“I’m just there to help out my team in whichever way they need me,” he said. “If they’ve got my back then I’m there to have their back no matter what.”
Carpenter admits that he’s not the prototypical speed merchant on the perimeter, able to carve up defenses with blinding agility. What he does have are great hands and a tremendous understanding of how to make himself a viable receiving threat.
“I just really focus on route running,” he said. “I may not be the fastest or quickest guy but if you run your routes crisp and use your body to separate the defender from the ball, you can be successful. I just try and use my length to go up and make sure that I’m the one getting it.”
On defense, it’s a little more about determination, will-power and an innate knowledge of where to be in order to make an impact.
“They’ve been playing me at defensive end this year, which I’ve really been enjoying,” said Carpenter, who boasts a 3.7 GPA. “It’s fun to line up and just bull-rush the quarterback every time. But I’ve grown up playing linebacker, too, so I feel pretty comfortable playing wherever they need me.”
That comfortability is a plus because North Medford, which is allowing only 301 yards and 20 points per game, adjusts Carpenter’s defensive role on any given series almost as much as it does offensively.
“Defensively we do things with him that other teams can’t,” Turner said. “We can put him in spots to take advantage of what he can do well. He’s a really good pass rusher and he’s good against the run so we try to put him in spots where he can have as much success as he can and help us.”
The foundation to be such a versatile weapon as a senior relates back to Carpenter’s early days in football. He began playing in third grade, most notably as a quarterback at first, and has yet to find a role on the field to his disliking.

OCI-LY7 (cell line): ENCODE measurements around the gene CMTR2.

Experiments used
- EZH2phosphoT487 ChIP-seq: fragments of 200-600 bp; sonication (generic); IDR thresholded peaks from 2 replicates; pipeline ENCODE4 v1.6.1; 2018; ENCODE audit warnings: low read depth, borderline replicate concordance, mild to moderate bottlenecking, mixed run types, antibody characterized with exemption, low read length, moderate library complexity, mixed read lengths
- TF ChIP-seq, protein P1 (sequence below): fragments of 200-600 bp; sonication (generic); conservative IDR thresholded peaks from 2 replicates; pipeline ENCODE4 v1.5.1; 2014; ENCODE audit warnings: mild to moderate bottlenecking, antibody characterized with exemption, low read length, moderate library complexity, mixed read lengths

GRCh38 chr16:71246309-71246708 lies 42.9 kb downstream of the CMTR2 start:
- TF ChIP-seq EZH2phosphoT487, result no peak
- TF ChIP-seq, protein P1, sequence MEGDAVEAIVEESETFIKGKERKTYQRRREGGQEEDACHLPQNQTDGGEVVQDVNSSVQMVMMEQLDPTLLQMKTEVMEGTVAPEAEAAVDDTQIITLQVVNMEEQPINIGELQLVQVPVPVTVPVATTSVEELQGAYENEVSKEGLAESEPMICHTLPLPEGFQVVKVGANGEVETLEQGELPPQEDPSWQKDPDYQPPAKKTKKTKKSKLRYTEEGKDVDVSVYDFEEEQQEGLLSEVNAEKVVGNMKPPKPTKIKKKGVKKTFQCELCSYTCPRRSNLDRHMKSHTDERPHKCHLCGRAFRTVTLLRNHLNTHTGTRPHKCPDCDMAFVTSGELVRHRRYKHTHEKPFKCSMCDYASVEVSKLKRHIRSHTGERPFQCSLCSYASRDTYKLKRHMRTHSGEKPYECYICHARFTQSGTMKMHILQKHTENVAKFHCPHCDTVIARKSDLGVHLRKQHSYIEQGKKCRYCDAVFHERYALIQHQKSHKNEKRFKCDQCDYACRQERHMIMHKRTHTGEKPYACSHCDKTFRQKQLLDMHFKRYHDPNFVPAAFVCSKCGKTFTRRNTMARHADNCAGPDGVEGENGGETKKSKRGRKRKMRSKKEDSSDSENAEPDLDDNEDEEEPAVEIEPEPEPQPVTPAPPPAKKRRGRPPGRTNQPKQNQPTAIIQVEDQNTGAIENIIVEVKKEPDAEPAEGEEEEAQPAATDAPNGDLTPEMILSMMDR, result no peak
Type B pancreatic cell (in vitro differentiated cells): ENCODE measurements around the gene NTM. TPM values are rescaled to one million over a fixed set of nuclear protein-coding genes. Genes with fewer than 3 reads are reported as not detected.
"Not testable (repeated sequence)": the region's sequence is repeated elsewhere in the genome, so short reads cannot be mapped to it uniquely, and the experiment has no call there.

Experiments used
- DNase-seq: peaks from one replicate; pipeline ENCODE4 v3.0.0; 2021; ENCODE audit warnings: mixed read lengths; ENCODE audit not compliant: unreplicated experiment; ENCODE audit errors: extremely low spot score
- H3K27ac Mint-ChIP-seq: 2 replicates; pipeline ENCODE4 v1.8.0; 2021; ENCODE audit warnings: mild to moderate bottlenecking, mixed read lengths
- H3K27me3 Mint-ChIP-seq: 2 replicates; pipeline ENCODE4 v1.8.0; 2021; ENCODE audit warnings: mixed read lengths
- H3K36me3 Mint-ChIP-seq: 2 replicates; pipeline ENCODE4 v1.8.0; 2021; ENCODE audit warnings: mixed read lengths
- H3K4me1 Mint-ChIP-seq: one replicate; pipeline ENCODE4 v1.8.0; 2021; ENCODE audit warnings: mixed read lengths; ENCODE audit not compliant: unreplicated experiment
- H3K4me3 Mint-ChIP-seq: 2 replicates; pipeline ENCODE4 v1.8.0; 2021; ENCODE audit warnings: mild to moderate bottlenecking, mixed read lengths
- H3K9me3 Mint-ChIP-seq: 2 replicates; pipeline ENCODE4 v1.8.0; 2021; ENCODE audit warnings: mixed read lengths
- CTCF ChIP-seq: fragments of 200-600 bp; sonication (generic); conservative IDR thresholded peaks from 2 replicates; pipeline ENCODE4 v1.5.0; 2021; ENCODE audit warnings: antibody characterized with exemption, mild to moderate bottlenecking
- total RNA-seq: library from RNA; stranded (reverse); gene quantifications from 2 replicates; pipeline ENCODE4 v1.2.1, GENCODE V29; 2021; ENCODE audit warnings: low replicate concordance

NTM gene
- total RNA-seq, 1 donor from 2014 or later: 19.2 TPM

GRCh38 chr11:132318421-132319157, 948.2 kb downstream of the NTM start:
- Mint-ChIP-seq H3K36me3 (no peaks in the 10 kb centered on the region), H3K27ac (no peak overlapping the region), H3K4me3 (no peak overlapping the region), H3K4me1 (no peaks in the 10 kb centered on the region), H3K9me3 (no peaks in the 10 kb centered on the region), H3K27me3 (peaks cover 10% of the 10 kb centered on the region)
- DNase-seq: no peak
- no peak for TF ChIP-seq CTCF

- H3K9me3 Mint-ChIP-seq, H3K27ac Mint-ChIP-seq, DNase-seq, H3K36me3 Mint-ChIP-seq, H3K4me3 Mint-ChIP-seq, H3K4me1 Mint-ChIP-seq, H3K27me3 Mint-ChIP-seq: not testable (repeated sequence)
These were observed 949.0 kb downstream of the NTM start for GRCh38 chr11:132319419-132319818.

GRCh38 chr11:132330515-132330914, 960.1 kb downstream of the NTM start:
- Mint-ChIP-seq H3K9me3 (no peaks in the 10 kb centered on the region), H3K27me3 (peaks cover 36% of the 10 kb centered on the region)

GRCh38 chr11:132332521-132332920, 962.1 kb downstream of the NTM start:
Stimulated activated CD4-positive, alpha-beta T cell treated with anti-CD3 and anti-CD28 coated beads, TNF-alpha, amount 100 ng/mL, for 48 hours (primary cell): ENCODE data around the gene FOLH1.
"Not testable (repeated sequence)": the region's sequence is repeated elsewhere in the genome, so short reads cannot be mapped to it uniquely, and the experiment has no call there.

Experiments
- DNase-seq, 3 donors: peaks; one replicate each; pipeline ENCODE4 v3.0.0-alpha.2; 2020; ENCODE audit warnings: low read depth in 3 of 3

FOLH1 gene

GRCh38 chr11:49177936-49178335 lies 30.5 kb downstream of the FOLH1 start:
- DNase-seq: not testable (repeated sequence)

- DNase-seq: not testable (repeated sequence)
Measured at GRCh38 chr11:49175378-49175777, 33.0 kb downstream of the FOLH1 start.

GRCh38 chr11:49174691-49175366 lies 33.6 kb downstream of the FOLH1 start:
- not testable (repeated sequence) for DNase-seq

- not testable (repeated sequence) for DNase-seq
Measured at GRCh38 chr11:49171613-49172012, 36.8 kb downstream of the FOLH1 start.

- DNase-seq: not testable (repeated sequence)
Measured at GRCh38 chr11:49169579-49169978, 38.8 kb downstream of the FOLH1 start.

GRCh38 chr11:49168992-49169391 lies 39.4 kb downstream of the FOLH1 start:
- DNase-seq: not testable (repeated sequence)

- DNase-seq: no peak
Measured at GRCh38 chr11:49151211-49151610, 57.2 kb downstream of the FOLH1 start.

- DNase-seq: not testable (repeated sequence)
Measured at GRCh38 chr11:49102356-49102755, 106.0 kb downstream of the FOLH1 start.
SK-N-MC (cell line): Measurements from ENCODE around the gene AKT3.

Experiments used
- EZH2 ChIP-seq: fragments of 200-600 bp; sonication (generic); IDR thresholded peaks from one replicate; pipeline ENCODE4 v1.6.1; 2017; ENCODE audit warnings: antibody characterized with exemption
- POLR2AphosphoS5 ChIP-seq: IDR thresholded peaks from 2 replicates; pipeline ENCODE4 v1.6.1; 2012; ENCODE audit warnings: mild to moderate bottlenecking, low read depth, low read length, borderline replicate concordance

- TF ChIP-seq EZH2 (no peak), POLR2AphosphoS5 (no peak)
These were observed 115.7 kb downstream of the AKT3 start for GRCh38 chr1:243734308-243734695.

“I’ve played all over the field,” he said, “so I’ve become familiar with all different positions and I think that’s kind of helped me out through my years, just understanding a little bit more of the game.”
Carpenter is also an accomplished basketball and baseball player, but football has always been his first love and will be his sole pursuit in college after he verbally committed to Eastern Washington University earlier this fall to play tight end.
“The love for the game just started right then in third grade,” said Carpenter. “There’s just nothing like it. There’s a family bond between your guys, and you can go out and hit people and get away with it. I love football. It just shows what character you have and tests what you can truly do through this amazing sport.”
And when it comes to Carpenter, the only true test is deciphering where he makes the biggest impact.
“It’s hard to say that he’s more impactful on one side than the other, it really is,” said Turner, “because he does have a huge impact on both sides.”
“He’s everywhere on that field,” adds the coach, noting Carpenter’s role on special teams as well. “We try to take him out and give him a break and he doesn’t want it, but we still have to do it. It’s hard to keep that pace up all the time, but he finds a way.”
Reach reporter Kris Henry at 541-776-4488, email@example.com, www.facebook.com/krishenryMT or www.twitter.com/Kris_Henry